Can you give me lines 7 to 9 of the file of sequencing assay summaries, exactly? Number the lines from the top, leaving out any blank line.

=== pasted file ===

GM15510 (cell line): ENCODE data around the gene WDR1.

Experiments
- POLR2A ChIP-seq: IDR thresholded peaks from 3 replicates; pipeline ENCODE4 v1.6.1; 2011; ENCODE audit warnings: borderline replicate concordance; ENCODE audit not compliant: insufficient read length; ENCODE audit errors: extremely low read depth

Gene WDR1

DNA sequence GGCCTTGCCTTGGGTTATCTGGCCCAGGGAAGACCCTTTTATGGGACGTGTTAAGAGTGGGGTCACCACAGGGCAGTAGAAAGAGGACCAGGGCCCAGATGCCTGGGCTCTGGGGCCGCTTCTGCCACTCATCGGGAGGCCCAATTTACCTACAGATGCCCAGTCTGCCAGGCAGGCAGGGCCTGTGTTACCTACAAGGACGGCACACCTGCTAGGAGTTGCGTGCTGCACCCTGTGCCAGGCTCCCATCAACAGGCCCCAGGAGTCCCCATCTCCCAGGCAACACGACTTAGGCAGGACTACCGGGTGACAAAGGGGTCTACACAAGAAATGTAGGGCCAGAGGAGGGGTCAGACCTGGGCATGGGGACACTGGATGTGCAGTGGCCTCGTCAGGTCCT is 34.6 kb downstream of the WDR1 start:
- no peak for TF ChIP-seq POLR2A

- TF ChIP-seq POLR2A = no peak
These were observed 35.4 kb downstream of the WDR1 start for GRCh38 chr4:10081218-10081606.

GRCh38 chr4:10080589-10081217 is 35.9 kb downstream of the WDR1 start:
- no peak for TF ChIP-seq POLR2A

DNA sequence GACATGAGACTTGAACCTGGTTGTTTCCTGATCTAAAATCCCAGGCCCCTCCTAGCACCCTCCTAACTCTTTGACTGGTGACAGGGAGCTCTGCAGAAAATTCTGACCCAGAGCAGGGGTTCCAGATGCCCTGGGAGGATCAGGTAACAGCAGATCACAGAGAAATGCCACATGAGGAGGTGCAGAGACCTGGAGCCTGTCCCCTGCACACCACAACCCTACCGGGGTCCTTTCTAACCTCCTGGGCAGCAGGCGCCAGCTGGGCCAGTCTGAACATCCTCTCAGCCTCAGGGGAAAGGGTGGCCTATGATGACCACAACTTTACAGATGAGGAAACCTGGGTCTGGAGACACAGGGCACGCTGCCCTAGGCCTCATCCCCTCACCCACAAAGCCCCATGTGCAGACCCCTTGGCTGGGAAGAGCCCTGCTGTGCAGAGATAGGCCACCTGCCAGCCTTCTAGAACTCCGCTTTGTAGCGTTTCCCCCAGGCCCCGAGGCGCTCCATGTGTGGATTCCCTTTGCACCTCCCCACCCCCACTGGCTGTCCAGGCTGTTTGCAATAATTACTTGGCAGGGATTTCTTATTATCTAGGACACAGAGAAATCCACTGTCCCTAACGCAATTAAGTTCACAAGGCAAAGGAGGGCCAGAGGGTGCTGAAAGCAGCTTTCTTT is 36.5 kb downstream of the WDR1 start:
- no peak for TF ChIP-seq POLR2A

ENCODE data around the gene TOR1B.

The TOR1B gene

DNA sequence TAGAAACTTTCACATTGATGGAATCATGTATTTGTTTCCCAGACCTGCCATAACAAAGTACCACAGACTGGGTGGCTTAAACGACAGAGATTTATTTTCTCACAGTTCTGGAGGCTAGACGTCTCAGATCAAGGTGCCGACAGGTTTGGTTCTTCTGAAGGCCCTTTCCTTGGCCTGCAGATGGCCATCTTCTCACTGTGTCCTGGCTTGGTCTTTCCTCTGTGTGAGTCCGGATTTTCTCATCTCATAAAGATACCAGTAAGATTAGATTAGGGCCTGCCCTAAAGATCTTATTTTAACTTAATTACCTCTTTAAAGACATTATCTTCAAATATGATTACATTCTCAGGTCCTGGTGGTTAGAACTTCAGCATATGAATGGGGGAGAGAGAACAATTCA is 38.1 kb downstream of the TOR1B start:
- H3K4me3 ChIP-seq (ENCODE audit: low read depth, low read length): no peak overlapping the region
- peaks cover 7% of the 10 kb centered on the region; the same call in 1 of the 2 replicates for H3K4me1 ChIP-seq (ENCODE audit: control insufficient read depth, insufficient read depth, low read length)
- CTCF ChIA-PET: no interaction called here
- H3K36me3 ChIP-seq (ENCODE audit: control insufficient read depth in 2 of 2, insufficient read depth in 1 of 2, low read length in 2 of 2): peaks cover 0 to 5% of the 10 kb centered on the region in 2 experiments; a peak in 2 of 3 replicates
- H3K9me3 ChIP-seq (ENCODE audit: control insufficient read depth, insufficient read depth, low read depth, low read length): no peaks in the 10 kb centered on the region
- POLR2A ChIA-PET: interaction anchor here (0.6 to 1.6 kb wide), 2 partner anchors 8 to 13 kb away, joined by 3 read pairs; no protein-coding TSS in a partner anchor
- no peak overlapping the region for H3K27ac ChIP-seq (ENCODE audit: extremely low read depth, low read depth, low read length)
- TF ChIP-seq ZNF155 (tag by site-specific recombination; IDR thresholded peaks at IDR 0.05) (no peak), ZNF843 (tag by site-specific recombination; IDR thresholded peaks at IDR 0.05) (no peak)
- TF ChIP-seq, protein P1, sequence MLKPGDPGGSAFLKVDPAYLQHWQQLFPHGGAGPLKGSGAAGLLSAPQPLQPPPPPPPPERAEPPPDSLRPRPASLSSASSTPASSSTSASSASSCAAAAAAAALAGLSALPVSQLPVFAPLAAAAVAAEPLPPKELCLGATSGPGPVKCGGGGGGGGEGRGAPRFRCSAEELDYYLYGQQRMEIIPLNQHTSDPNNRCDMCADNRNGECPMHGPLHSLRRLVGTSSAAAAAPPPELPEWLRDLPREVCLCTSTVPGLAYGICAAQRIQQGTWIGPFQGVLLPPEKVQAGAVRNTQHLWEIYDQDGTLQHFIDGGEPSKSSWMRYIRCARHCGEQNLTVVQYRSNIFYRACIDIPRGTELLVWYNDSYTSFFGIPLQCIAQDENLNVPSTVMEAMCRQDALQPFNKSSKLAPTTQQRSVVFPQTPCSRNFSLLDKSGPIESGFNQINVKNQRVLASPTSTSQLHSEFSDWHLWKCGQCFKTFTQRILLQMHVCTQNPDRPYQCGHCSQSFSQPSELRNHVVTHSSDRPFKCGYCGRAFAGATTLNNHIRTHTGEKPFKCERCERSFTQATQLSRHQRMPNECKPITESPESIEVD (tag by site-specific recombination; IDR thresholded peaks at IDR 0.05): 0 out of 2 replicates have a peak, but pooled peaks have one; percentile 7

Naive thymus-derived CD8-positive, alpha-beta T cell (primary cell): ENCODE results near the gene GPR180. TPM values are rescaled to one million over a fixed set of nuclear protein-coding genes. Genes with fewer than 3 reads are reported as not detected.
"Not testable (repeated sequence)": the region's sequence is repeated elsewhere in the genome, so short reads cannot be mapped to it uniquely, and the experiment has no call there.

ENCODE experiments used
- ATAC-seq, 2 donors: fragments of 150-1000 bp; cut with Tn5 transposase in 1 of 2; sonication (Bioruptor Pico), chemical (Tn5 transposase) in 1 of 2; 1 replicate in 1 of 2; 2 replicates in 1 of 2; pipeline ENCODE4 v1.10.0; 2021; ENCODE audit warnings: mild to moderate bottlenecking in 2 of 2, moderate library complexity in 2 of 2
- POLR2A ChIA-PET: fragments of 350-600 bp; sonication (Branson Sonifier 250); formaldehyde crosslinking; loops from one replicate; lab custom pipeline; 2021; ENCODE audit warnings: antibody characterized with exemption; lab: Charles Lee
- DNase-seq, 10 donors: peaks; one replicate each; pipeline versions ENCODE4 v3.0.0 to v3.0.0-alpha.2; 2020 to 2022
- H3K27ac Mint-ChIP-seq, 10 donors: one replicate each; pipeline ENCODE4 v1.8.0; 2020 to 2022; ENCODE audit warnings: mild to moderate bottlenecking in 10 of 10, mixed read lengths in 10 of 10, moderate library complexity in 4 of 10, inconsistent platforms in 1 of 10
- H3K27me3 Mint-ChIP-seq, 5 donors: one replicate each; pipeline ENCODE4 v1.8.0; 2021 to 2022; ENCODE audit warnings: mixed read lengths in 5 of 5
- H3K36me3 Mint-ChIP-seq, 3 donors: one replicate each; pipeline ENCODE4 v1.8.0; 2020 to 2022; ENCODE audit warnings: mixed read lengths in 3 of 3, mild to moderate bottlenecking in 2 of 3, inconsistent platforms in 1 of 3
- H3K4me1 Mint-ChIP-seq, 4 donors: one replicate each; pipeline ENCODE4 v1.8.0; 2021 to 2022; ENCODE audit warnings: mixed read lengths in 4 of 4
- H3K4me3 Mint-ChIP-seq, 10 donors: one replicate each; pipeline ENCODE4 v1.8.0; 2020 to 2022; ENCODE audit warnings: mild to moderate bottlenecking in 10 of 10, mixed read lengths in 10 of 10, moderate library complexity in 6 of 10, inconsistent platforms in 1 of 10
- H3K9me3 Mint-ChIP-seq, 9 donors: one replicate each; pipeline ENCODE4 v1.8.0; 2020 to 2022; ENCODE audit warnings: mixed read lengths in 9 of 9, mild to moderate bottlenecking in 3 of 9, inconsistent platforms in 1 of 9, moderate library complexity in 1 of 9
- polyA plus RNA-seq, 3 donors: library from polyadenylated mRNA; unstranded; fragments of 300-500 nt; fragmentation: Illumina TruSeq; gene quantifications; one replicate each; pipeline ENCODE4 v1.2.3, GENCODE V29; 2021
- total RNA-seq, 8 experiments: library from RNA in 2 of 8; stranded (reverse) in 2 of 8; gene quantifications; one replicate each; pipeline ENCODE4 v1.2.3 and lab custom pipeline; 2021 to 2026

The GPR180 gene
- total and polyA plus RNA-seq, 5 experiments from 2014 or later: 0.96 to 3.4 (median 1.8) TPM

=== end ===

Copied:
- TF ChIP-seq POLR2A = no peak
These were observed 35.4 kb downstream of the WDR1 start for GRCh38 chr4:10081218-10081606.

GRCh38 chr4:10080589-10081217 is 35.9 kb downstream of the WDR1 start: